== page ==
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A daily record of what I'm thinking about what I'm reading

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Monday, June 26, 2017

The state of Europe as seen in Best European Fction 2017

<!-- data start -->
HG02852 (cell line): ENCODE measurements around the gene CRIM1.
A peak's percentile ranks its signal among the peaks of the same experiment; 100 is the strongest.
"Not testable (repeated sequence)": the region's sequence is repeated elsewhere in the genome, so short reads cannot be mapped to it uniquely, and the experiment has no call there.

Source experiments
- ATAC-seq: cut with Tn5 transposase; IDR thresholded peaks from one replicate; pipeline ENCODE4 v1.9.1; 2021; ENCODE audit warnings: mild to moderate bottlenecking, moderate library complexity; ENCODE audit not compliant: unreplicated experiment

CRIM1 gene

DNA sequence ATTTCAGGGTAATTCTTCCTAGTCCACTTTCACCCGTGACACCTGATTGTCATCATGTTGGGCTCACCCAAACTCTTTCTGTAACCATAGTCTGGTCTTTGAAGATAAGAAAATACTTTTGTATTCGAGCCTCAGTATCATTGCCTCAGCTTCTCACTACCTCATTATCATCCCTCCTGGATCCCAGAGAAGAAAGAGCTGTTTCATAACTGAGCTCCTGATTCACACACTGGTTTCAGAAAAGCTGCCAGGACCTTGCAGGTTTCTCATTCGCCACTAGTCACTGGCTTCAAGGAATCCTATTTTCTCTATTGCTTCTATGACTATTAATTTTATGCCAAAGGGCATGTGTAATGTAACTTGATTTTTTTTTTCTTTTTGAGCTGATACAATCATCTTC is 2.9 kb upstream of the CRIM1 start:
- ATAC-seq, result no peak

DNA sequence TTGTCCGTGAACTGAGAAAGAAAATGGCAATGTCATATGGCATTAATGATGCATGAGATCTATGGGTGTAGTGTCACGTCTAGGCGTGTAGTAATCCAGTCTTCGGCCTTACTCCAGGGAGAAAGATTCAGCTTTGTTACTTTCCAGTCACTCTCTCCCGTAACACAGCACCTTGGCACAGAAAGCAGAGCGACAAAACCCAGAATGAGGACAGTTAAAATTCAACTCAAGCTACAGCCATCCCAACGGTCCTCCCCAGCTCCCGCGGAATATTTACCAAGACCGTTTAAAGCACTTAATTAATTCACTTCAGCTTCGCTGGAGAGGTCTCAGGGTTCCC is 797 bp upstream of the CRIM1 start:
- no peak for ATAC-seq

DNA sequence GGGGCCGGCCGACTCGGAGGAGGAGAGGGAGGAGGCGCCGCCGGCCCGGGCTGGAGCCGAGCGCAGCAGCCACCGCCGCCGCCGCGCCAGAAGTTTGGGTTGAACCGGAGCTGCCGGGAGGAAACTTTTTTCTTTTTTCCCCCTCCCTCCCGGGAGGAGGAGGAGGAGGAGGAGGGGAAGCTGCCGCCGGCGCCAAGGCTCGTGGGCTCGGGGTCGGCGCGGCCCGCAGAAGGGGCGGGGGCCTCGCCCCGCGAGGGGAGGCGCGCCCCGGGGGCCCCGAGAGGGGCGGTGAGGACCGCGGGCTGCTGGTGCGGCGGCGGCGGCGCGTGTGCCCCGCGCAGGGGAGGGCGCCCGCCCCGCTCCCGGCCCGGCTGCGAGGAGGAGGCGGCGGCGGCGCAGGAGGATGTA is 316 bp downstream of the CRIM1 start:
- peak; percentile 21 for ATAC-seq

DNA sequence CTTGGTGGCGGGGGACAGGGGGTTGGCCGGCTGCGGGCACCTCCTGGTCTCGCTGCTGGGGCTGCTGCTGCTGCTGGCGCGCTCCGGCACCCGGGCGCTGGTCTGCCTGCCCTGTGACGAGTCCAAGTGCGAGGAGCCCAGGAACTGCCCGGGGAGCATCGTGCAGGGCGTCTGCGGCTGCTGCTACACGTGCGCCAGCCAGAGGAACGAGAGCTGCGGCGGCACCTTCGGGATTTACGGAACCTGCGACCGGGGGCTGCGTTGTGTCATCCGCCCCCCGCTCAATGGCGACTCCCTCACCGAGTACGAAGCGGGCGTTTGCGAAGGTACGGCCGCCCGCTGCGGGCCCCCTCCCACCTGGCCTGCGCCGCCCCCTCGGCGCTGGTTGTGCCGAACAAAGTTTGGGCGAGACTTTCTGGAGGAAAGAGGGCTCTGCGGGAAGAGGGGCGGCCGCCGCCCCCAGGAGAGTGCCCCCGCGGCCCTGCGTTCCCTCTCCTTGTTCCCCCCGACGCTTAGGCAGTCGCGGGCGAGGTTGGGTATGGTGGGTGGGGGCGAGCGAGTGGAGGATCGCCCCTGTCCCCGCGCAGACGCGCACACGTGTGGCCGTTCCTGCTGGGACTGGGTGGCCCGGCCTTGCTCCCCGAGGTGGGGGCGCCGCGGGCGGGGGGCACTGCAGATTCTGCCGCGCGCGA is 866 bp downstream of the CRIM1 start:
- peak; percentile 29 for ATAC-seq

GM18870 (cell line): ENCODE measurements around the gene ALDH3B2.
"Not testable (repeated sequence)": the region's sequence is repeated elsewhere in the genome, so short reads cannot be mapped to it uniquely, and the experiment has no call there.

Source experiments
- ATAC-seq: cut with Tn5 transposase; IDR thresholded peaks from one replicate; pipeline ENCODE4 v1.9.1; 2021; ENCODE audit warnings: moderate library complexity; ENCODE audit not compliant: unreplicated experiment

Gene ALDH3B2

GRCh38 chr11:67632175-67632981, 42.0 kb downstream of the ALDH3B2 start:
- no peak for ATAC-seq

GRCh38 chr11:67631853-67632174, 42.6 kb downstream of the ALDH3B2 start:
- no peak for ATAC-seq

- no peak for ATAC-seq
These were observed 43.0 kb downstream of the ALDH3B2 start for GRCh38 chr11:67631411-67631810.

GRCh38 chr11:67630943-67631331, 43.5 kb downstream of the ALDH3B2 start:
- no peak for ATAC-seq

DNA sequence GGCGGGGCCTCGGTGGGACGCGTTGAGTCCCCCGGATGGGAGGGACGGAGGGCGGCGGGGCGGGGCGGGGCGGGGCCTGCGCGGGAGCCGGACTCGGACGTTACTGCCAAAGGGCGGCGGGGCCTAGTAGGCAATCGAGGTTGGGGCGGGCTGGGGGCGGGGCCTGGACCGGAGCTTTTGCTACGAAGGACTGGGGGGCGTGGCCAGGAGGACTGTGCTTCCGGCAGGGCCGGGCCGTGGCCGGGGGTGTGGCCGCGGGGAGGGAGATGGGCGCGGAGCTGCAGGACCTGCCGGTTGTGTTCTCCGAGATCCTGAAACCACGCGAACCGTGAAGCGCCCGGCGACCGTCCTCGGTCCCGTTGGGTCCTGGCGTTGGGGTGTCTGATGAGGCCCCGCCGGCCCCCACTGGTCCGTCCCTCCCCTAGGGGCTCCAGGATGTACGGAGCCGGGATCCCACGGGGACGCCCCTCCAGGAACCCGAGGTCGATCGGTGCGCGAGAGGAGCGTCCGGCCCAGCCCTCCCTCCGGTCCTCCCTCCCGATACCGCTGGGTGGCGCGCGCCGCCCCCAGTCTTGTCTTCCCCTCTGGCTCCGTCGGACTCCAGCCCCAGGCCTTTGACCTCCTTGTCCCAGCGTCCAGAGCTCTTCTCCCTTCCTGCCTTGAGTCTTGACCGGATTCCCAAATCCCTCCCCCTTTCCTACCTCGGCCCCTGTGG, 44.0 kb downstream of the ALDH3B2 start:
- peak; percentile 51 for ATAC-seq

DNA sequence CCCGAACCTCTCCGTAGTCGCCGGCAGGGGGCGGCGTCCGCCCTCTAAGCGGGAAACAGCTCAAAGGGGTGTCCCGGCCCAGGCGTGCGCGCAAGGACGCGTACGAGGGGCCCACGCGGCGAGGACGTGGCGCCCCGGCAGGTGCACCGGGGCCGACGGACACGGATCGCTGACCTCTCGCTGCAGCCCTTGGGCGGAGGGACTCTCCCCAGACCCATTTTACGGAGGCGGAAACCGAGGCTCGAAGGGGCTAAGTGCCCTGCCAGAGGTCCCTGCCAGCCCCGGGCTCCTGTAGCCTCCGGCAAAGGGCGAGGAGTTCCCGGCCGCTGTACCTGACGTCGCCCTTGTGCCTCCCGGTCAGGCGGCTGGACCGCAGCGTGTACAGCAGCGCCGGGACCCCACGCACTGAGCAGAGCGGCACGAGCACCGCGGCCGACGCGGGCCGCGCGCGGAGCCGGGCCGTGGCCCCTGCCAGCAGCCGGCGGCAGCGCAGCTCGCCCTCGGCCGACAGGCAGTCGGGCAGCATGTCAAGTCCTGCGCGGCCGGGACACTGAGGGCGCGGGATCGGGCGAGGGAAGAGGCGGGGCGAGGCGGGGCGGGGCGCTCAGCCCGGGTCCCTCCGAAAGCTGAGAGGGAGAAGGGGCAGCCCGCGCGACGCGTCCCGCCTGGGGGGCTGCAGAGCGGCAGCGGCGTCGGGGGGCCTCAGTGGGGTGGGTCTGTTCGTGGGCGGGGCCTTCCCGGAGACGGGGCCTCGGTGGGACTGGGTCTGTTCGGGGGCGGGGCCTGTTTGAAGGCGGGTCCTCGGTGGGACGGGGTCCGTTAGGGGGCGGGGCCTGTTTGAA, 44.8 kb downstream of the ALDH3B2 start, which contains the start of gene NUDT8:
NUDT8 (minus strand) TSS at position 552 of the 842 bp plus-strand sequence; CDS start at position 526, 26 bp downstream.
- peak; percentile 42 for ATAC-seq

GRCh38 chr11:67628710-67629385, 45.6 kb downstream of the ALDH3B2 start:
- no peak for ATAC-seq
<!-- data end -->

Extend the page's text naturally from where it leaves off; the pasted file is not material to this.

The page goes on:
One of the strongest entries in Best European Fiction 2017 is from the Spanish/Basque writer Karmele Jaio, Two Stories - one very short piece, Mirros, which simply involves a woman examining her body in the mirror and unfolding her thoughts about her ex-husband, her sexuality, her maturity, her aging, a subtle insight into a life in just a few paragraphs. The longer story, Scream, is narrated by a writer, a woman, who does her work in the evenings in the family living room; she's devoted to writing and her husband is devoted to soccer. He watches soccer matches in the living room, using a headset so that he doesn't disturb her, but he can't help but, on occasion, screaming out some comment about the game or cheering a goal. Over time, she becomes curious about his soccer fascination - which has an effect on her writing, and on their relationship, that's startling and kind of funny - a terrific and surprising scene from a marriage. I also liked the entry from another Spnish Castillian) writer, Carlos Robles Lucena, Don't Ask for Gagarin, which describes a visit to the now nearly abandoned Soviet space center - a spooky and strange piece of fiction, or maybe journalism - not sure how closely Lucena bases this account on an actual visit, if at all. This story, though, shows what works and what seems amiss about this anthology: Some of the pieces are strong, almost all worth reading in any event, but I'm surprised at how little the writers have to say about their own culture, time, and place. Most of the pieces are unconventional in regard to structure and narrative tone, which may reflect the editor's taste although it's fair to say that European writers have often been in the vanguard in various literary and cultural movements - not always to good effect. None of the innovative stories strike me as true stylistic breakthroughs, however, and the best selections - my own prejudice, or course - tend to be the more conventional in structure and tone.

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